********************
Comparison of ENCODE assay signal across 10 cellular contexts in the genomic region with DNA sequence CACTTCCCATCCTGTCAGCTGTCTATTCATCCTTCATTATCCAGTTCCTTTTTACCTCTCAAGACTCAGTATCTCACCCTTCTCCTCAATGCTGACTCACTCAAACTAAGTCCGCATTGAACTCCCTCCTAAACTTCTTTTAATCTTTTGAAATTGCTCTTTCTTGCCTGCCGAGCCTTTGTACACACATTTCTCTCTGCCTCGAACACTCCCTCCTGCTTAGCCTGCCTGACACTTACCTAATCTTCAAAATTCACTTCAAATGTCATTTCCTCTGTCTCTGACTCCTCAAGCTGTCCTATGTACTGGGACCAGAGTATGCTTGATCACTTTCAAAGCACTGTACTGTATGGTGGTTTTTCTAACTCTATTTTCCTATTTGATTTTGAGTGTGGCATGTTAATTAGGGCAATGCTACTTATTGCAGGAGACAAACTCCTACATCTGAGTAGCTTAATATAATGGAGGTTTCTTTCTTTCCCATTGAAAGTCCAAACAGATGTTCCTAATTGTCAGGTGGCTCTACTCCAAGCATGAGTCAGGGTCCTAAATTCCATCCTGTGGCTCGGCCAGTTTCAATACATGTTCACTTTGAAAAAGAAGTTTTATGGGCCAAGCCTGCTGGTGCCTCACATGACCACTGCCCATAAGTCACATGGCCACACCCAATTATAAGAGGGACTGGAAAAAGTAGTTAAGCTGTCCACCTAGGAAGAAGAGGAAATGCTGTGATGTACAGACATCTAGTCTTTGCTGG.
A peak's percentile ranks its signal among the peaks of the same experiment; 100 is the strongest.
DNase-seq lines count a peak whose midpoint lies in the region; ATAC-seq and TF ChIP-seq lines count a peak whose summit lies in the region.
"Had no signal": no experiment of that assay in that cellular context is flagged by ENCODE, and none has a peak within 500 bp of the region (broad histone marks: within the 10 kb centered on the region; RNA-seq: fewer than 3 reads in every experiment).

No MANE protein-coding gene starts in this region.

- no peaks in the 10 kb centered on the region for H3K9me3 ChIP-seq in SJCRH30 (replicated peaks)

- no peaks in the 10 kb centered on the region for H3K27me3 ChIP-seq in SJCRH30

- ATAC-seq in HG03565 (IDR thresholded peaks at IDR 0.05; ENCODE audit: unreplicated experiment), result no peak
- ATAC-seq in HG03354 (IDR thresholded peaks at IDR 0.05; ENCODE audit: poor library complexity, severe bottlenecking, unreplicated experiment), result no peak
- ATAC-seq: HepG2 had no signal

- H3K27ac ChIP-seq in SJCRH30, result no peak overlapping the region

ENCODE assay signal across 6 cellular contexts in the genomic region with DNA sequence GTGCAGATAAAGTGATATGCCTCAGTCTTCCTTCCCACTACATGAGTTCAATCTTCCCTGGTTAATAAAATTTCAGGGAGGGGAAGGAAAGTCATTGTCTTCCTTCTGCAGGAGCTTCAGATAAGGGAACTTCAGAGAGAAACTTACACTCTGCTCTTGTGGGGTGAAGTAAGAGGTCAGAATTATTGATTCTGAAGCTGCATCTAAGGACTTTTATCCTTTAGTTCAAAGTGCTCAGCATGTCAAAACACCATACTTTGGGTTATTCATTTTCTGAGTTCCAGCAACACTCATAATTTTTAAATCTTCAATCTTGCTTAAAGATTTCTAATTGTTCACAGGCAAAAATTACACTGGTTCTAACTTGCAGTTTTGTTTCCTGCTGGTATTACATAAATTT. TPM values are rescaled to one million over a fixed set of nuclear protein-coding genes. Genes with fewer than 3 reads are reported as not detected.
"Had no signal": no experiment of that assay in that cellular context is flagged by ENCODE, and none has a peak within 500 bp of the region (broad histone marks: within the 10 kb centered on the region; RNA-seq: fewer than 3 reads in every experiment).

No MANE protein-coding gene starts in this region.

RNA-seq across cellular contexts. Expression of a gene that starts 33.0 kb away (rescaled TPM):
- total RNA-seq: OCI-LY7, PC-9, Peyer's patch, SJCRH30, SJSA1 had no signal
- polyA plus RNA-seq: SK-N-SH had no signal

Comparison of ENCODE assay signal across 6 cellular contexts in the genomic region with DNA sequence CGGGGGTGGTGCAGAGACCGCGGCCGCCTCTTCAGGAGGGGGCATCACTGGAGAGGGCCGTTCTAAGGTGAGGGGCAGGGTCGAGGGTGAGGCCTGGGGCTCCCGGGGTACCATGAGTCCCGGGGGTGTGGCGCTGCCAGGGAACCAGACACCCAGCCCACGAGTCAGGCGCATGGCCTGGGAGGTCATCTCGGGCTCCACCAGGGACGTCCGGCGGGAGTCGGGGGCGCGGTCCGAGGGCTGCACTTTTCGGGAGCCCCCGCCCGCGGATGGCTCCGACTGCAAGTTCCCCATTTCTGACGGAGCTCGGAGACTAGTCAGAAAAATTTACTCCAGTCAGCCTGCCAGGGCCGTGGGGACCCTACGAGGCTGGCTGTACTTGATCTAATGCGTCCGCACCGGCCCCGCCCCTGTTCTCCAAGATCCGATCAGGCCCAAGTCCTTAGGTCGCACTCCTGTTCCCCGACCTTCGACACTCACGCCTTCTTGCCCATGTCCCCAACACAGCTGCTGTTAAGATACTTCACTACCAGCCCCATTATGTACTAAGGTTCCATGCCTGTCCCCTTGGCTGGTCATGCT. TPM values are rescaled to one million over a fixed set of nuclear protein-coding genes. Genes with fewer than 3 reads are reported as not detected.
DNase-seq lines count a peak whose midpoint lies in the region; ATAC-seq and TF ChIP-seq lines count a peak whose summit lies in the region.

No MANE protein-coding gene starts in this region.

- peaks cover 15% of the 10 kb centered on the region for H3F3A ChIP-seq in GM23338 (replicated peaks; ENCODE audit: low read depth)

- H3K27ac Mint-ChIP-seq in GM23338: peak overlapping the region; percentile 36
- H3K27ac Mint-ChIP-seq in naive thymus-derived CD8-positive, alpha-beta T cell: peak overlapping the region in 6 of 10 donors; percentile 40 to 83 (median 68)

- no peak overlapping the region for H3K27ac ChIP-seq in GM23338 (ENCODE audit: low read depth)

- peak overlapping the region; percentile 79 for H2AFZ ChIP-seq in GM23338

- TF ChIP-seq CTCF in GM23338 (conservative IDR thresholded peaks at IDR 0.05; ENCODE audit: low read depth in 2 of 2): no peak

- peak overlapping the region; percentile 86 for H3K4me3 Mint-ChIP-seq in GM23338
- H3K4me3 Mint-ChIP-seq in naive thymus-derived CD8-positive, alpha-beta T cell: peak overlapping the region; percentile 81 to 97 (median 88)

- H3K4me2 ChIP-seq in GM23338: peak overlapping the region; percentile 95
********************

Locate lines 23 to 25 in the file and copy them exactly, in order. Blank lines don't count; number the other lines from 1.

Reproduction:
- H3K27ac Mint-ChIP-seq in naive thymus-derived CD8-positive, alpha-beta T cell: peak overlapping the region in 6 of 10 donors; percentile 40 to 83 (median 68)

- no peak overlapping the region for H3K27ac ChIP-seq in GM23338 (ENCODE audit: low read depth)

- peak overlapping the region; percentile 79 for H2AFZ ChIP-seq in GM23338